The success of any vaccination in preventing poultry disease is dependent on correct storage and handling, as well as skillful administration.
It’s something that Gerard Bailey-Watts of MSD Animal Health knows all too well. Part of his role is training farmers to correctly administer vaccination programmes – mistakes not only waste valuable product, but can also result in a flock not being entirely protected.
Vaccination is about prevention, rather than treatment, of disease and is not generally deemed to be effective in the face of disease challenge, he told a recent meeting of the Yorkshire Egg Producers Discussion Group.
Live vaccines work by attaching a virus to target cells within the host, stimulating those cells to produce identical bacteria or virus particles, he explained. This triggers the bird’s immune response, which in turn provides protection in the event of a disease challenge.
“When using live vaccines, the aim is to ensure that the vaccine virus or bacteria is alive when it reaches the bird,” said Mr Bailey-Watts. “The ability of a vaccine to protect birds will be negatively impacted as a result of incorrect storage, reconstitution and administration.”
Many large units store live vaccines in designated refrigerators and, ideally, these should be fitted with an alarm in case of failure, he said. Storage at excessively high and sub-zero temperatures can be detrimental to the efficacy of both live and inactivated vaccines.
If glass vials of freeze-dried vaccine reach freezing point, the rubber stoppers may contract, thus allowing moist air into the vial and the reconstitution process will begin ahead of intended time. When inactivated vaccines freeze, the adjuvant may break up and the emulsion status of the product will be lost.
Live vaccines are also susceptible to damage from ultraviolet light, so they should not be left in direct sunlight, while inactivated vaccines should be brought to room temperature before use, which makes them more effective, said Mr Bailey-Watts.
“Experience from the field suggests that adverse reactions may result from the administration of inactivated vaccine where it has not been pre-warmed,” he added.
A recent development in poultry vaccine manufacture is the introduction of so-called “sphereon” technology. Vaccines in this form come in sealed, lightweight aluminium cups, rather than the standard glass vials. They are dissolvable, so it is not necessary to open these containers underwater – the idea being to make life easier for farmers.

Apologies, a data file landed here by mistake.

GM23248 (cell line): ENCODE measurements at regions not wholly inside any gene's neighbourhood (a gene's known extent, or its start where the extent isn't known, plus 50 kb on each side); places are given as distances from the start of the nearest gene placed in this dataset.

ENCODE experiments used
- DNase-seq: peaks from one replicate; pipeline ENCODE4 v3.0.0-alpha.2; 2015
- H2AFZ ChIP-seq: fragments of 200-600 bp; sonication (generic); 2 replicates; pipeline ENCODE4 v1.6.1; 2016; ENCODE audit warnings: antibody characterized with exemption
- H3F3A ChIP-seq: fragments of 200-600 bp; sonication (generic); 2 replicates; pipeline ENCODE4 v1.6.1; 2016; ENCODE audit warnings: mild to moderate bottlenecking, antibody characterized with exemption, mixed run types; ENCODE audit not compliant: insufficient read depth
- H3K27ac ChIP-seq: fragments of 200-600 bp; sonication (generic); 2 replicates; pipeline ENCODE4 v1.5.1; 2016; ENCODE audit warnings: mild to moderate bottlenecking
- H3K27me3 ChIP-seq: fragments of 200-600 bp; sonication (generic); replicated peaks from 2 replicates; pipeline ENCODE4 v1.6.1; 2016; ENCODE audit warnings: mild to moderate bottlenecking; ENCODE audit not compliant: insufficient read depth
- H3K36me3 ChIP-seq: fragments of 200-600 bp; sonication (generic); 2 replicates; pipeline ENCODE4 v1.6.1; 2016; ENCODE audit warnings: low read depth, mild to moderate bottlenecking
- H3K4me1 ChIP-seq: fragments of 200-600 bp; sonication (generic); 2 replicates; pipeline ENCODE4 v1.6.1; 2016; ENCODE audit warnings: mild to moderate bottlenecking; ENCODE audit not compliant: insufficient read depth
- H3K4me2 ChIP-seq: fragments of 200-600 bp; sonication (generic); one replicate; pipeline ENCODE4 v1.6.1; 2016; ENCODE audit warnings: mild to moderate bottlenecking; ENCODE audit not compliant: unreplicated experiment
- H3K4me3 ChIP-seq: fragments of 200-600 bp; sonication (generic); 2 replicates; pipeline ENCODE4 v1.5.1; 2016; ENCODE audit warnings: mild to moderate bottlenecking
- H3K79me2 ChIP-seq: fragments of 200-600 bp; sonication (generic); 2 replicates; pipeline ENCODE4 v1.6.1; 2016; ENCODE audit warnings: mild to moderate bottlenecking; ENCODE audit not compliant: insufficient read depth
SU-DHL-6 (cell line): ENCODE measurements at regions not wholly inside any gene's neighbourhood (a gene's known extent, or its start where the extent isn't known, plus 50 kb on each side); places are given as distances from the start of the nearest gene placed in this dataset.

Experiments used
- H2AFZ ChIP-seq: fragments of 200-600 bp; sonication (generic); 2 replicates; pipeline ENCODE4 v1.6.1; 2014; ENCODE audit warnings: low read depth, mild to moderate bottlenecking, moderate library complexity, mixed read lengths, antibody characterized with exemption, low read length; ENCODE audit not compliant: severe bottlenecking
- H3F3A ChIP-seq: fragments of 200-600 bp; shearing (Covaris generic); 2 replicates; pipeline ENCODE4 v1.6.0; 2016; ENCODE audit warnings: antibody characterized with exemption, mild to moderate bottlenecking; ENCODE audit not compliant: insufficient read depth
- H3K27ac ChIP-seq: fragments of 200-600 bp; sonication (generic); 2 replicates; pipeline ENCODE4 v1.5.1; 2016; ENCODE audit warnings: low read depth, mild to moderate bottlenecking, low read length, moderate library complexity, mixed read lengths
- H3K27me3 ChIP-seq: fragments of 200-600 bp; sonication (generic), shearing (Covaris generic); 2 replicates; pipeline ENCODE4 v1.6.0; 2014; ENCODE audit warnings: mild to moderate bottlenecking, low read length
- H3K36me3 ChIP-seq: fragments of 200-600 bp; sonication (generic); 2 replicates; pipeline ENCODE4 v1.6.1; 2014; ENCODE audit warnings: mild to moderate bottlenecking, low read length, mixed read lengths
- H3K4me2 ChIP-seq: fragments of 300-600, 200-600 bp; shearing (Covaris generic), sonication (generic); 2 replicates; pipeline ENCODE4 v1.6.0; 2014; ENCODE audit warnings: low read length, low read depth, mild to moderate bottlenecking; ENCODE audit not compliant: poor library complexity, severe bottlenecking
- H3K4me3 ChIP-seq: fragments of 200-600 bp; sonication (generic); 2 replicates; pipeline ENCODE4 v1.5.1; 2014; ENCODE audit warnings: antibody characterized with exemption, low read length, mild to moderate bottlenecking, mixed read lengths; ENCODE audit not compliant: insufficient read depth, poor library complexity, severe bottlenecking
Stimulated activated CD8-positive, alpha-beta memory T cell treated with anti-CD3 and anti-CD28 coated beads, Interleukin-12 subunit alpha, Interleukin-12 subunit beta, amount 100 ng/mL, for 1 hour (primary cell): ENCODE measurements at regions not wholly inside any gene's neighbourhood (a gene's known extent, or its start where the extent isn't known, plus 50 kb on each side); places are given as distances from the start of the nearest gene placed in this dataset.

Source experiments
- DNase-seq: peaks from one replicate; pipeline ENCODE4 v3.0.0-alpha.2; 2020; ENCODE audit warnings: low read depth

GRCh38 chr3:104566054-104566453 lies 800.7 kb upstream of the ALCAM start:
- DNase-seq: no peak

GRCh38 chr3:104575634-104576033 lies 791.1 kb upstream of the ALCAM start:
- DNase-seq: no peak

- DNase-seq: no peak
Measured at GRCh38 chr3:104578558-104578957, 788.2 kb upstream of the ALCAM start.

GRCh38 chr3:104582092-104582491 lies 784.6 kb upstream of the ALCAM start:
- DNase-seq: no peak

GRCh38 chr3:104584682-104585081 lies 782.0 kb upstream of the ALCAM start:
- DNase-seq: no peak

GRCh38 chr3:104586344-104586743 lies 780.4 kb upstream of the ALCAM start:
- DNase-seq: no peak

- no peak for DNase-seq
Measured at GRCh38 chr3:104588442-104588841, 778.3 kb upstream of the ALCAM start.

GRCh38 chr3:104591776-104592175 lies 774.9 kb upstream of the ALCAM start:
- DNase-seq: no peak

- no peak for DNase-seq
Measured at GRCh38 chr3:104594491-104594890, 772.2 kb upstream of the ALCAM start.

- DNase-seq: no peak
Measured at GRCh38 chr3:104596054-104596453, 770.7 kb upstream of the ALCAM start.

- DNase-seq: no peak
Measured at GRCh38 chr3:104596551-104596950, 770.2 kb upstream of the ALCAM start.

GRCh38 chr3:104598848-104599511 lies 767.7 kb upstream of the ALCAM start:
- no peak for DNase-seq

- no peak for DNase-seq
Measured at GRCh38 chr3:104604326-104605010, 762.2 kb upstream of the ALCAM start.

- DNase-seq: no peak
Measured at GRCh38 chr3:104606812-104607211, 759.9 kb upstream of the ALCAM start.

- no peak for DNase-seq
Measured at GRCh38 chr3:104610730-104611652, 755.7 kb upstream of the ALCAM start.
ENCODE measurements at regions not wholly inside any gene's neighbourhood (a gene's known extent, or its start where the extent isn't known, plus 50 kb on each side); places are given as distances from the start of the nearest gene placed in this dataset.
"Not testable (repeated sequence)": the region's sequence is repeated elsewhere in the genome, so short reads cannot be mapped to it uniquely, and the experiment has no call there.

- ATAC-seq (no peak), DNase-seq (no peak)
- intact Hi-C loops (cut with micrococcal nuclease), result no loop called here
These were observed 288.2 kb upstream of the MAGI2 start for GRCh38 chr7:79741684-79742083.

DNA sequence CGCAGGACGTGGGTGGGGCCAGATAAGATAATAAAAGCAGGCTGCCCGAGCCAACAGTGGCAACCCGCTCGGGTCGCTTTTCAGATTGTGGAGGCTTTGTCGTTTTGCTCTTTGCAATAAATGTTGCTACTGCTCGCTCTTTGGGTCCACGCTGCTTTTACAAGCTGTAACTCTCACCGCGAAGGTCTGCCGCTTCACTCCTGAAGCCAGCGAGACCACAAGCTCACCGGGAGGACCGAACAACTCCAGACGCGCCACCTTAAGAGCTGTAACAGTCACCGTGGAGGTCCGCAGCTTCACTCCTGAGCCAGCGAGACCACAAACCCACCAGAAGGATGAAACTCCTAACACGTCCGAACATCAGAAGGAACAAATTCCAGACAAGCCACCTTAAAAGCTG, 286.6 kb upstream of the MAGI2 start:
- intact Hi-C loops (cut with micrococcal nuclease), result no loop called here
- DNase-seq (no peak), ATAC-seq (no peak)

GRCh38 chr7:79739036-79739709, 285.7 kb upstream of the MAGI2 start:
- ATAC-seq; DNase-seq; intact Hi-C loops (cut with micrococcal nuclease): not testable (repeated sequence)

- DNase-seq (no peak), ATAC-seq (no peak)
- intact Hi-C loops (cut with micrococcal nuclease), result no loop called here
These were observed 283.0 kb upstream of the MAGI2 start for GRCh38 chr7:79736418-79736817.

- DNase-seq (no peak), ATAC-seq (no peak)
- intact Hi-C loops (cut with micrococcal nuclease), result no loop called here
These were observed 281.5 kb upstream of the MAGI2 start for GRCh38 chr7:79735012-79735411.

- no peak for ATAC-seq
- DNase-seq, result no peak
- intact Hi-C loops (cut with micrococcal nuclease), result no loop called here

Drinking water vaccination
When vaccinating via drinkers, the aim is to ensure that each bird drinks an equal volume of treated water, in order to receive a single full dose of vaccine. This can prove difficult – it is important that manufacturers’ guidelines are followed, said Mr Bailey-Watts.
The first step is to remove all sanitisers, including ammonia compounds, as well as acidifiers such as citric acids from the water system. Lines should be flushed with a product designed to remove detergents, minerals, biofilm, litter, feed and faeces, as these can harbour materials with the potential to destroy a live vaccine, even at very low levels. For the same reason, filters should either be removed or bypassed.
- Points to improve vaccination via water
- Consider withdrawing sanitisers and medication 48 hours before vaccination.
- Record water meter readings on the day prior to vaccination, to determine volumes required and ensure the targeted ‘drink-up’ period is achieved.
- Ensure that dosing systems are working ahead of vaccination day.
- Rinse each vial several times, to ensure that all of the vaccine is reconstituted.
Also recommended is testing water pH level, with any imbalance rectified. A figure of less than 7.5 is considered too high and 6.0 is too low. Water pH can be determined using a simple testing strip, widely available for use on swimming pools. Producers whose units have an oxygenating system should turn the machines off for at least two days before the birds are due to be vaccinated.
If the water source smells or tastes of chlorine, it is probable that levels will adversely affect the vaccine. “Purpose-built” stabilisers are designed to neutralise the chlorine within mains drinking water. These also contain a blue dye, which allows the producer to track the progress of the vaccine solution through the system and along drinker lines.